8. If he make the root his secondary object, and the result his primary, he will only wrangle with his people, and teach them rapine.
9. Hence, the accumulation of wealth is the way to scatter the people; and the letting it be scattered among them is the way to collect the people.
10. And hence, the ruler's words going forth contrary to right, will come back to him in the same way, and wealth, gotten by improper ways, will take its departure by the same.
11. In the Announcement to K'ang, it is said, "The decree indeed may not always rest on us;" that is, goodness obtains the decree, and the want of goodness loses it.
12. In the Book of Ch'û, it is said, "The kingdom of Ch'û does not consider that to be valuable. It values, instead, its good men."
13. Duke Wan's uncle, Fan, said, "Our fugitive does not account that to be precious. What he considers precious is the affection due to his parent."
14. In the Declaration of the Duke of Ch'in, it is said, "Let me have but one minister, plain and sincere, not pretending to other abilities, but with a simple, upright, mind; and possessed of generosity, regarding the talents of others as though he himself possessed them, and, where he finds accomplished and perspicacious men, loving them in his heart more than his mouth expresses, and really showing himself able to bear them and employ them:-- such a minister will be able to preserve my sons and grandsons and black-haired people, and benefits likewise to the kingdom may well be looked for from him. But if it be his character, when he finds men of ability, to be jealous and hate them; and, when he finds accomplished and perspicacious men, to oppose them and not allow their advancement, showing himself really not able to bear them:-- such a minister will not be able to protect my sons and grandsons and black-haired people; and may he not also be pronounced dangerous to the State?"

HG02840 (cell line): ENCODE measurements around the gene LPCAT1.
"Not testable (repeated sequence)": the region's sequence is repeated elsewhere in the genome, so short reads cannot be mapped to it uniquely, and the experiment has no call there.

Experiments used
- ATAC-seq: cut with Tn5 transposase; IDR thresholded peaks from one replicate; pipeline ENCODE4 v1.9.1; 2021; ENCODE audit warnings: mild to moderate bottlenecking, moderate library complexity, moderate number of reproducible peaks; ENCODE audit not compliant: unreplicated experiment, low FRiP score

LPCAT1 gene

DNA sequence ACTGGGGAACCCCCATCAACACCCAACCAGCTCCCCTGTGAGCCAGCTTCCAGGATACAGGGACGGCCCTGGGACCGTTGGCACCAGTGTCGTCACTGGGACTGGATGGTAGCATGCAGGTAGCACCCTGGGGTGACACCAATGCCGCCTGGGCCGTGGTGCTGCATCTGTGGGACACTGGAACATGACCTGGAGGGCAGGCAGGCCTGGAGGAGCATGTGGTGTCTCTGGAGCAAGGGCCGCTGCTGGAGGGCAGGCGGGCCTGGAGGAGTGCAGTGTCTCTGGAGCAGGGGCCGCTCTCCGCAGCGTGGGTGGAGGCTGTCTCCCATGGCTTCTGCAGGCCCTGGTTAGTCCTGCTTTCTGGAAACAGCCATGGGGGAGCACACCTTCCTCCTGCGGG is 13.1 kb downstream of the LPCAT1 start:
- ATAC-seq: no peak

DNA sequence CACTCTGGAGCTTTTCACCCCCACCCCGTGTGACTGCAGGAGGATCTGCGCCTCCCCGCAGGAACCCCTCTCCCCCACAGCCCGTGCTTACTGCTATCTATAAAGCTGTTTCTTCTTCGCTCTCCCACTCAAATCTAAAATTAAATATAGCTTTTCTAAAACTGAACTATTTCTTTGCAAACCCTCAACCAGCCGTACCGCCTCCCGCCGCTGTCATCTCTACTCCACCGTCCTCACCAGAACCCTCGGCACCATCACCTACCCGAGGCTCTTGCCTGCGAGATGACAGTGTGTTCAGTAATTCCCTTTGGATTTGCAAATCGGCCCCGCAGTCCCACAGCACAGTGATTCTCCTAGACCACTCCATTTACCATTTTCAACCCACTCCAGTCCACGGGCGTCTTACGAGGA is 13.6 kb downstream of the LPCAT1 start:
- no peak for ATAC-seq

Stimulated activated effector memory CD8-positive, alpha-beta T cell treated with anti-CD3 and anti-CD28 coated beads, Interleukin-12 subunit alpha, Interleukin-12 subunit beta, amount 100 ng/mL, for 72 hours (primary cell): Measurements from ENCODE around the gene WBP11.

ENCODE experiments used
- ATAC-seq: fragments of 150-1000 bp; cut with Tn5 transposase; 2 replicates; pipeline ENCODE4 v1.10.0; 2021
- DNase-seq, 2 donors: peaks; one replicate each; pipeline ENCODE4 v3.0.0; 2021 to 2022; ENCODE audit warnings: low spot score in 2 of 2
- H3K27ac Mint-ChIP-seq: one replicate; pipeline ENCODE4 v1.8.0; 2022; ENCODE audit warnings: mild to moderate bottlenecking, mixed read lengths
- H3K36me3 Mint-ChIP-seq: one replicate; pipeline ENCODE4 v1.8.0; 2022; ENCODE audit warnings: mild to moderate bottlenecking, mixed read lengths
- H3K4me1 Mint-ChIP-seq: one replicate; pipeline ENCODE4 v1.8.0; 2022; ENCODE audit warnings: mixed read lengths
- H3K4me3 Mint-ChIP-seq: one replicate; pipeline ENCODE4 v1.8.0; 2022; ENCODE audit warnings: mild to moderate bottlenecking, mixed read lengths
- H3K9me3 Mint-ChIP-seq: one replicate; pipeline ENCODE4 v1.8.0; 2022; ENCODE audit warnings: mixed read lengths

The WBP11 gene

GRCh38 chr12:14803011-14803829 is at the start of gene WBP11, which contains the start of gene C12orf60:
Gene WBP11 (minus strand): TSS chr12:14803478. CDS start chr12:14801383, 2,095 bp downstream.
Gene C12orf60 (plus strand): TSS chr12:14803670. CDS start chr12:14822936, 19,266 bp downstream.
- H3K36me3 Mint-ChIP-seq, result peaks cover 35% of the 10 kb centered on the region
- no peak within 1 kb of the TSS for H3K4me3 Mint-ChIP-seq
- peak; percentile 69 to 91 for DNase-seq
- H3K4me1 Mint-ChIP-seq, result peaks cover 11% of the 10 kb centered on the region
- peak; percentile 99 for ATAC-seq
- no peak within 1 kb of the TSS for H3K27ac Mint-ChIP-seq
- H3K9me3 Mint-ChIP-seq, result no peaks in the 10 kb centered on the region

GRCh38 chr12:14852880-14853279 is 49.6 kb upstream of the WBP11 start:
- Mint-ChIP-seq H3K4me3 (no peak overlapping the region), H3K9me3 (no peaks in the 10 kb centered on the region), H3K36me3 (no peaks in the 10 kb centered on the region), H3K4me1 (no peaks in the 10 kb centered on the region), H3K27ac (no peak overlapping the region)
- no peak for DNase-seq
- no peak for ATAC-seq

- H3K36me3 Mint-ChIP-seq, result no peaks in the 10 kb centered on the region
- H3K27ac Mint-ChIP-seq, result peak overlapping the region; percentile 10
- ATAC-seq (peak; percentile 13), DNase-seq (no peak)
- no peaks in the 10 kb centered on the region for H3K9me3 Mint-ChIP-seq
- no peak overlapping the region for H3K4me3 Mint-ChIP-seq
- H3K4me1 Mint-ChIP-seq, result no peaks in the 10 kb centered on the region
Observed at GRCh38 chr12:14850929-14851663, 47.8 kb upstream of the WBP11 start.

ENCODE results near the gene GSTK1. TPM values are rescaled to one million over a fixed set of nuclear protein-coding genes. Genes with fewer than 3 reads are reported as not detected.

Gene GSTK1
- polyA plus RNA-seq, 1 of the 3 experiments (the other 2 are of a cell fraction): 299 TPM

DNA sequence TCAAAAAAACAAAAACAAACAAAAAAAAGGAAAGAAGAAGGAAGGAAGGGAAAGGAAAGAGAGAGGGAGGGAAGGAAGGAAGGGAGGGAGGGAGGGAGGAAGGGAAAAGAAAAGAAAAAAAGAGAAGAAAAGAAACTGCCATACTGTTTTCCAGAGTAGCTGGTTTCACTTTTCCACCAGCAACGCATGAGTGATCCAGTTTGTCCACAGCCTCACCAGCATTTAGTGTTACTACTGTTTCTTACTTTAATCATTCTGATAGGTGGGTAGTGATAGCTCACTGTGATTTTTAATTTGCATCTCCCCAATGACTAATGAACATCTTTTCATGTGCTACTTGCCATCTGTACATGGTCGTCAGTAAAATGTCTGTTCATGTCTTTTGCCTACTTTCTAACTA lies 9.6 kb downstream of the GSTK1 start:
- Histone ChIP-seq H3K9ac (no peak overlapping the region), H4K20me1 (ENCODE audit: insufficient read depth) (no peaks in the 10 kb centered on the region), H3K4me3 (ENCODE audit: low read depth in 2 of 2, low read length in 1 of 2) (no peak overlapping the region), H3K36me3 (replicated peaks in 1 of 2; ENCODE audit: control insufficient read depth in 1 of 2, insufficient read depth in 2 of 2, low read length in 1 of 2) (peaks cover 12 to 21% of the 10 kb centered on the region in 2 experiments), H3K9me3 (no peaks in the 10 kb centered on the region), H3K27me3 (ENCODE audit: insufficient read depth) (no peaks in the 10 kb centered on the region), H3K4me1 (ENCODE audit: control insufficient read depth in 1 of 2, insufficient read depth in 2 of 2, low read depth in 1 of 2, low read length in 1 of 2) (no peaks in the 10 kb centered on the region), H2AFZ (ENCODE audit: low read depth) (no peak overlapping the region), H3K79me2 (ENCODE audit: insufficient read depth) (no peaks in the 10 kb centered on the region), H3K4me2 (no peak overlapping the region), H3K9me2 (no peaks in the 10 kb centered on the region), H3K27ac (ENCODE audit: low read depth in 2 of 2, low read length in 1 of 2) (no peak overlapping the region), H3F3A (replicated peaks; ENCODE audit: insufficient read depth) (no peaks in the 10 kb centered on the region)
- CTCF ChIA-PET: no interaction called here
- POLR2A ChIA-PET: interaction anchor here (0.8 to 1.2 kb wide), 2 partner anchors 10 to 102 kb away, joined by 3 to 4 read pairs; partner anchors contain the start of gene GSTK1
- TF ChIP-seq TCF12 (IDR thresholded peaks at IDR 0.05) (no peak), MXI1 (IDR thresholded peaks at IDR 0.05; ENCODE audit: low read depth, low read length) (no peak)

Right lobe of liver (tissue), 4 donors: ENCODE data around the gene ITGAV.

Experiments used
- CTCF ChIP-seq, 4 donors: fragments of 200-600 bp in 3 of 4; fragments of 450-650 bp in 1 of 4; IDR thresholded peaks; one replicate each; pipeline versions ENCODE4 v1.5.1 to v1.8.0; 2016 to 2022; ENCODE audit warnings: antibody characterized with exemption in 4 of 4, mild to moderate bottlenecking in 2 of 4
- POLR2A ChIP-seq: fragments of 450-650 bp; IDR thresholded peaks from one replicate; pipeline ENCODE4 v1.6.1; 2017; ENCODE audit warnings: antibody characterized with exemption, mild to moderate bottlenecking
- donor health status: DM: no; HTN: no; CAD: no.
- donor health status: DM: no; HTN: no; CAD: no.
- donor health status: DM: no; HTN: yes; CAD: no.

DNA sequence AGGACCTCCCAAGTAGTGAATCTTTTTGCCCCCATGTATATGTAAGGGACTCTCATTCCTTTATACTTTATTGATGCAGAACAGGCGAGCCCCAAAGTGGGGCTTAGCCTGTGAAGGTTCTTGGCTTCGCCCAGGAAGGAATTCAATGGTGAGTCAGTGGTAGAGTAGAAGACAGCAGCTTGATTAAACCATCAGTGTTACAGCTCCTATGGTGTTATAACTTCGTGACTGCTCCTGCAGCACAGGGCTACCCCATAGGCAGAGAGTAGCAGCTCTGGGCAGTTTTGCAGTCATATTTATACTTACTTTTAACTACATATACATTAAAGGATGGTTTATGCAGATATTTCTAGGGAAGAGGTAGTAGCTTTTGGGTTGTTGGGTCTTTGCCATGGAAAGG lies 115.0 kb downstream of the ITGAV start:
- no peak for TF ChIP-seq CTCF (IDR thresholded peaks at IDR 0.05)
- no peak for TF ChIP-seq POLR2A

15. It is only the truly virtuous man who can send away such a man and banish him, driving him out among the barbarous tribes around, determined not to dwell along with him in the Middle Kingdom. This is in accordance with the saying, "It is only the truly virtuous man who can love or who can hate others."
16. To see men of worth and not be able to raise them to office; to raise them to office, but not to do so quickly:-- this is disrespectful. To see bad men and not be able to remove them; to remove them, but not to do so to a distance:-- this is weakness.